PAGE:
The young people who took part in the session had some great feedback on the event. They highlighted how much they enjoyed the session, mentioning what they learned as well as enjoying working with family members. ‘I love coding’, ‘It was quite fun learning how to code on Scratch’, ‘I got to work with my Mum’, ‘I made a super cool rainbow’, ‘I liked playing with the Lego and I also liked the coding’ and ‘This was great, I enjoyed it so much’.

Parents, guardians and carers too had a great response to the session. Many noted how much they and their children enjoyed the event, ‘It was great to see our kids engage straight away, the room was quiet, and we could relax’. The highlighted their desire to see more regular events like it happen in the future ‘Great event looking forward to next one!!’ and ‘I hope this will continue’. One parent really appreciated the “whole family approach’ while another simpl noted that they thought it was ‘Brilliant’.

‘I have been waiting for a club like this for my child, for a long time. I’m so happy that this started’

Guardians, parents and carers were delighted to hear that for us this was not a one-off special event.  We are running four Dojos from March until June 2019 as a pilot, with every intention of continuing beyond that.  We are a regular autism specific Dojo!

It takes a village

I am thankful to have had the full support of my colleagues at the Tech Education Network CIC (TEN) and those at Autism NI. Our Dojo is held at Autism NI headquarters, a familiar space to service users. Autism NI’s Family Support Group Officer, Kyle Duncan, has taken a co-champion role with the Dojo. He created a flyer, advertised the session via email to our support group members, provided visual communication aids and ensured first aid and risk assessment procedures were in place. On the day he led set up, clear up, managed registrations, provided refreshments, took photographs and helped keep everyone happy! He has been invaluable to creating an autism friendly space, a safe environment which everyone can access, function & thrive in.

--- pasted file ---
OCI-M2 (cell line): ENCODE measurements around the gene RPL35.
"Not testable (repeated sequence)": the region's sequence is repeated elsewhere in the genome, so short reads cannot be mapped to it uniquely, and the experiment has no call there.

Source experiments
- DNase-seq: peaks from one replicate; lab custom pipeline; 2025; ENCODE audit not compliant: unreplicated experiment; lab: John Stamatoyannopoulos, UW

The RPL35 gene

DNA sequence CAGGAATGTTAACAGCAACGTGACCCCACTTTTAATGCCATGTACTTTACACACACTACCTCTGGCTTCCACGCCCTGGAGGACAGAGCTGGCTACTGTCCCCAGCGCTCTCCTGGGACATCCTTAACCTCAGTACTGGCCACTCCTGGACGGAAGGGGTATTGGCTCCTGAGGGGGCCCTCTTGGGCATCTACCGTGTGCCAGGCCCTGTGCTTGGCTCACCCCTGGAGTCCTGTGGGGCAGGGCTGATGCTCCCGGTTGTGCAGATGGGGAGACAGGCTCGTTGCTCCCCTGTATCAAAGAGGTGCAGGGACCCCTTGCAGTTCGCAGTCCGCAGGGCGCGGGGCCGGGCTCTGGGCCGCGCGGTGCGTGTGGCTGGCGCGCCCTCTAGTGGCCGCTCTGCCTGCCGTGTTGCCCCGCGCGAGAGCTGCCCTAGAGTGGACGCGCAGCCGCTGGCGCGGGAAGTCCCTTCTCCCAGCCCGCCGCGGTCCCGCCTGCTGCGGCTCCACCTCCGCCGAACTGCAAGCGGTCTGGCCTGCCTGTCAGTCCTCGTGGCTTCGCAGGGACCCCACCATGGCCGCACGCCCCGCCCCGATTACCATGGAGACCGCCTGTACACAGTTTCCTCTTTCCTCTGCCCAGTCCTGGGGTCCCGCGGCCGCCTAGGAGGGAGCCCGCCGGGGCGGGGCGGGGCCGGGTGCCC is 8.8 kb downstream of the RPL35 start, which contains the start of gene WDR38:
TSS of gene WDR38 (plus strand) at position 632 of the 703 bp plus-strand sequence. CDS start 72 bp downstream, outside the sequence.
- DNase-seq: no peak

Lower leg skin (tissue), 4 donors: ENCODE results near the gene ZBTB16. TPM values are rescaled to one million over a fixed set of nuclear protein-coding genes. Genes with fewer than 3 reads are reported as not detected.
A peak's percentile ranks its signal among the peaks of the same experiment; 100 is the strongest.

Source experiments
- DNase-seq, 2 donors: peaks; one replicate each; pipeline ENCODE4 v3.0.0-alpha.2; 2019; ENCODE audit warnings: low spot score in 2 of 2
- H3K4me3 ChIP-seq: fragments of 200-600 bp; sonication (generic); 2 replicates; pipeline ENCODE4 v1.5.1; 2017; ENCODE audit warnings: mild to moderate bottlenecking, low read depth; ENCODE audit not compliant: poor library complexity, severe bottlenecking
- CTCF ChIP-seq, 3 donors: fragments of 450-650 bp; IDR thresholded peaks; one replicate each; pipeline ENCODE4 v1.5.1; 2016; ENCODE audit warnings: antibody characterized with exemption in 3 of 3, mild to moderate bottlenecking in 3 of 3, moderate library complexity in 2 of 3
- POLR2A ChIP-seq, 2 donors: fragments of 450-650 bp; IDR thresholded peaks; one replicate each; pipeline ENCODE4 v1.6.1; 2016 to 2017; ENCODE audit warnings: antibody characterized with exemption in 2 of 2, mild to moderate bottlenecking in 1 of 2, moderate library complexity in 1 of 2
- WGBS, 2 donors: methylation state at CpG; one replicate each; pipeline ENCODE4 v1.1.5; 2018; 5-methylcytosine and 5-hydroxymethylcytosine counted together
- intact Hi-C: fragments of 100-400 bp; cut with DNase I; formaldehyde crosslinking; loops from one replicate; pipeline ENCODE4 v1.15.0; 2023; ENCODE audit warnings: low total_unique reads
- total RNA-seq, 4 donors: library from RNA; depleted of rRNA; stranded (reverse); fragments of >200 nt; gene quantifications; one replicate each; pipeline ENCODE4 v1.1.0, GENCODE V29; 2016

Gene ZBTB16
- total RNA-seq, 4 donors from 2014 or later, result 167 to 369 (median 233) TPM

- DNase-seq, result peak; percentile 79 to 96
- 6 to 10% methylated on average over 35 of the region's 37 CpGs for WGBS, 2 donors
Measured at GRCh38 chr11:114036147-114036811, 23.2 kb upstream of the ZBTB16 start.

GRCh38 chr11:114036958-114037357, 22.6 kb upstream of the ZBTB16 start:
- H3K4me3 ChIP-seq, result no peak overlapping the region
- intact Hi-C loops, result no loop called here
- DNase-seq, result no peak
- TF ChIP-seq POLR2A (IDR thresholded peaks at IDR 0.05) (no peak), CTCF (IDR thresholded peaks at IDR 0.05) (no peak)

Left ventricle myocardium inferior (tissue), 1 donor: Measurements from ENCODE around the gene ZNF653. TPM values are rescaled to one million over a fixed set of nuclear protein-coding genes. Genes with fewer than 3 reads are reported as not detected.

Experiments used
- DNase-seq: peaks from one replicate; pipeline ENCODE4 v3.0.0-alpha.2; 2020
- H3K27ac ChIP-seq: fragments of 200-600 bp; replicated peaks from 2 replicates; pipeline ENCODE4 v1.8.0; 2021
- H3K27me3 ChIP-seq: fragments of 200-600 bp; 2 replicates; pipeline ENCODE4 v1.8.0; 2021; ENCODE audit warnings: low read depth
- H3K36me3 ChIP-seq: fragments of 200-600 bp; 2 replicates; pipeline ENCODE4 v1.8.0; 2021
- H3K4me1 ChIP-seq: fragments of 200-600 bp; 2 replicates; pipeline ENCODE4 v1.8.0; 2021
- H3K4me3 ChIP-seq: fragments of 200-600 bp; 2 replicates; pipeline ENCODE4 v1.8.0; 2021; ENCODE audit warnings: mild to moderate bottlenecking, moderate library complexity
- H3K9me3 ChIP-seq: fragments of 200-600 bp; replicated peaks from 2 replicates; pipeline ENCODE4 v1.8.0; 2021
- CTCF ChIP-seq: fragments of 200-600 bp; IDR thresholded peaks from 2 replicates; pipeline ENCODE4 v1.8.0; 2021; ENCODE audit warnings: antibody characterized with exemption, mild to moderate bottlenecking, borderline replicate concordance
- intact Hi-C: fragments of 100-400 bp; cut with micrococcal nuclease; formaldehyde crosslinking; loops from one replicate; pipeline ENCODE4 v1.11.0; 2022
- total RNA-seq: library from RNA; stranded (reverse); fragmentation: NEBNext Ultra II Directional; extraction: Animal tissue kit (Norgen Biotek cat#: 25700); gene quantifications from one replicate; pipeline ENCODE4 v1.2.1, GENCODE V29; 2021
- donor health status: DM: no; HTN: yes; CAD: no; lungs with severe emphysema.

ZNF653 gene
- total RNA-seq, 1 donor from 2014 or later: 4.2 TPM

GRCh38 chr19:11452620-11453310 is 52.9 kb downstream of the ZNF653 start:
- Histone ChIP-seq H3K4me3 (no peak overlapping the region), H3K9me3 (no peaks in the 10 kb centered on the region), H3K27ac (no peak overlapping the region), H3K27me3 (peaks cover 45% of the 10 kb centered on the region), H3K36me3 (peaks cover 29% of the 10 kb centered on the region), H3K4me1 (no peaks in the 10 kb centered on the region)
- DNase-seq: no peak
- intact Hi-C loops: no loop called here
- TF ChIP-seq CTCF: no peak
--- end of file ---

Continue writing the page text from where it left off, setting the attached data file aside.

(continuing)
A fellow TEN member and CoderDojo Banbridge Champion, Mark Corkery, supported us by bringing five laptops, mentoring and doing a presentation on Coolest Projects International.  A further five laptops were shared with us by Big Rock Designs, a computer training consultants’ company in Belfast.

Finally, Leaf computers and clouds, a Belfast based business technology solutions company, provided a laptop and a technical mentor for the duration of our pilot!